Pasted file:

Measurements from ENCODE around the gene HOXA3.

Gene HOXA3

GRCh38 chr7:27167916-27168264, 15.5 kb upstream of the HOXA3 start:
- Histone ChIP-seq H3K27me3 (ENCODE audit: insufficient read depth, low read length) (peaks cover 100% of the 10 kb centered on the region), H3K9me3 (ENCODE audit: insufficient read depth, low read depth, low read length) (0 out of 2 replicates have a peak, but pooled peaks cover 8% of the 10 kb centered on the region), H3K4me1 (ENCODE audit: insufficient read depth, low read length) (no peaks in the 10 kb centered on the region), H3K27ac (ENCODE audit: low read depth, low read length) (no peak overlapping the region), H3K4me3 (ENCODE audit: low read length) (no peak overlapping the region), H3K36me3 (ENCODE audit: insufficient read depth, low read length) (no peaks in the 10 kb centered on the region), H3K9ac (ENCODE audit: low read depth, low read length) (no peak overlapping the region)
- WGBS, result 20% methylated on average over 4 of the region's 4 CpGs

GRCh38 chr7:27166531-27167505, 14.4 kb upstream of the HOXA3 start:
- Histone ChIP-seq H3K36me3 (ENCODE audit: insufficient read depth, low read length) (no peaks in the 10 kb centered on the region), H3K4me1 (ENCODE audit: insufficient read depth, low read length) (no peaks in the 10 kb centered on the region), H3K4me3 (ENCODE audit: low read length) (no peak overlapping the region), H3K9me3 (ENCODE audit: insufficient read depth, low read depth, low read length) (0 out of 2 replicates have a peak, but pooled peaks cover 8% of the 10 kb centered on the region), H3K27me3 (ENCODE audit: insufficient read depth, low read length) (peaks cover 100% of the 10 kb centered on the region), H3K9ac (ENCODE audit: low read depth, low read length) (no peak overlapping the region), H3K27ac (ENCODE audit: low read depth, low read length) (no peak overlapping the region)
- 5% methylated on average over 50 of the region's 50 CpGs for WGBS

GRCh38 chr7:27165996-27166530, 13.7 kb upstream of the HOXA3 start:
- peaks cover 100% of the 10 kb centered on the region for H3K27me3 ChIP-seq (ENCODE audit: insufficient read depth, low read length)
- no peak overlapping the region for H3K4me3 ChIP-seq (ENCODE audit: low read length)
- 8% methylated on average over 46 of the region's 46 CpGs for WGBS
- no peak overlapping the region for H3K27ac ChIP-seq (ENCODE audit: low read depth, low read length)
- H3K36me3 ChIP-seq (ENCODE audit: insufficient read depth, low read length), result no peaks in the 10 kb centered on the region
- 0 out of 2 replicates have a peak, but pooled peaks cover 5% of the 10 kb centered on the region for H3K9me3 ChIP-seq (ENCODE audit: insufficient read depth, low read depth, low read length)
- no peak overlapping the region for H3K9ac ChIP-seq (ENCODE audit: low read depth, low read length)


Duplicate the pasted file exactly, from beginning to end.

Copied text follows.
Measurements from ENCODE around the gene HOXA3.

Gene HOXA3

GRCh38 chr7:27167916-27168264, 15.5 kb upstream of the HOXA3 start:
- Histone ChIP-seq H3K27me3 (ENCODE audit: insufficient read depth, low read length) (peaks cover 100% of the 10 kb centered on the region), H3K9me3 (ENCODE audit: insufficient read depth, low read depth, low read length) (0 out of 2 replicates have a peak, but pooled peaks cover 8% of the 10 kb centered on the region), H3K4me1 (ENCODE audit: insufficient read depth, low read length) (no peaks in the 10 kb centered on the region), H3K27ac (ENCODE audit: low read depth, low read length) (no peak overlapping the region), H3K4me3 (ENCODE audit: low read length) (no peak overlapping the region), H3K36me3 (ENCODE audit: insufficient read depth, low read length) (no peaks in the 10 kb centered on the region), H3K9ac (ENCODE audit: low read depth, low read length) (no peak overlapping the region)
- WGBS, result 20% methylated on average over 4 of the region's 4 CpGs

GRCh38 chr7:27166531-27167505, 14.4 kb upstream of the HOXA3 start:
- Histone ChIP-seq H3K36me3 (ENCODE audit: insufficient read depth, low read length) (no peaks in the 10 kb centered on the region), H3K4me1 (ENCODE audit: insufficient read depth, low read length) (no peaks in the 10 kb centered on the region), H3K4me3 (ENCODE audit: low read length) (no peak overlapping the region), H3K9me3 (ENCODE audit: insufficient read depth, low read depth, low read length) (0 out of 2 replicates have a peak, but pooled peaks cover 8% of the 10 kb centered on the region), H3K27me3 (ENCODE audit: insufficient read depth, low read length) (peaks cover 100% of the 10 kb centered on the region), H3K9ac (ENCODE audit: low read depth, low read length) (no peak overlapping the region), H3K27ac (ENCODE audit: low read depth, low read length) (no peak overlapping the region)
- 5% methylated on average over 50 of the region's 50 CpGs for WGBS

GRCh38 chr7:27165996-27166530, 13.7 kb upstream of the HOXA3 start:
- peaks cover 100% of the 10 kb centered on the region for H3K27me3 ChIP-seq (ENCODE audit: insufficient read depth, low read length)
- no peak overlapping the region for H3K4me3 ChIP-seq (ENCODE audit: low read length)
- 8% methylated on average over 46 of the region's 46 CpGs for WGBS
- no peak overlapping the region for H3K27ac ChIP-seq (ENCODE audit: low read depth, low read length)
- H3K36me3 ChIP-seq (ENCODE audit: insufficient read depth, low read length), result no peaks in the 10 kb centered on the region
- 0 out of 2 replicates have a peak, but pooled peaks cover 5% of the 10 kb centered on the region for H3K9me3 ChIP-seq (ENCODE audit: insufficient read depth, low read depth, low read length)
- no peak overlapping the region for H3K9ac ChIP-seq (ENCODE audit: low read depth, low read length)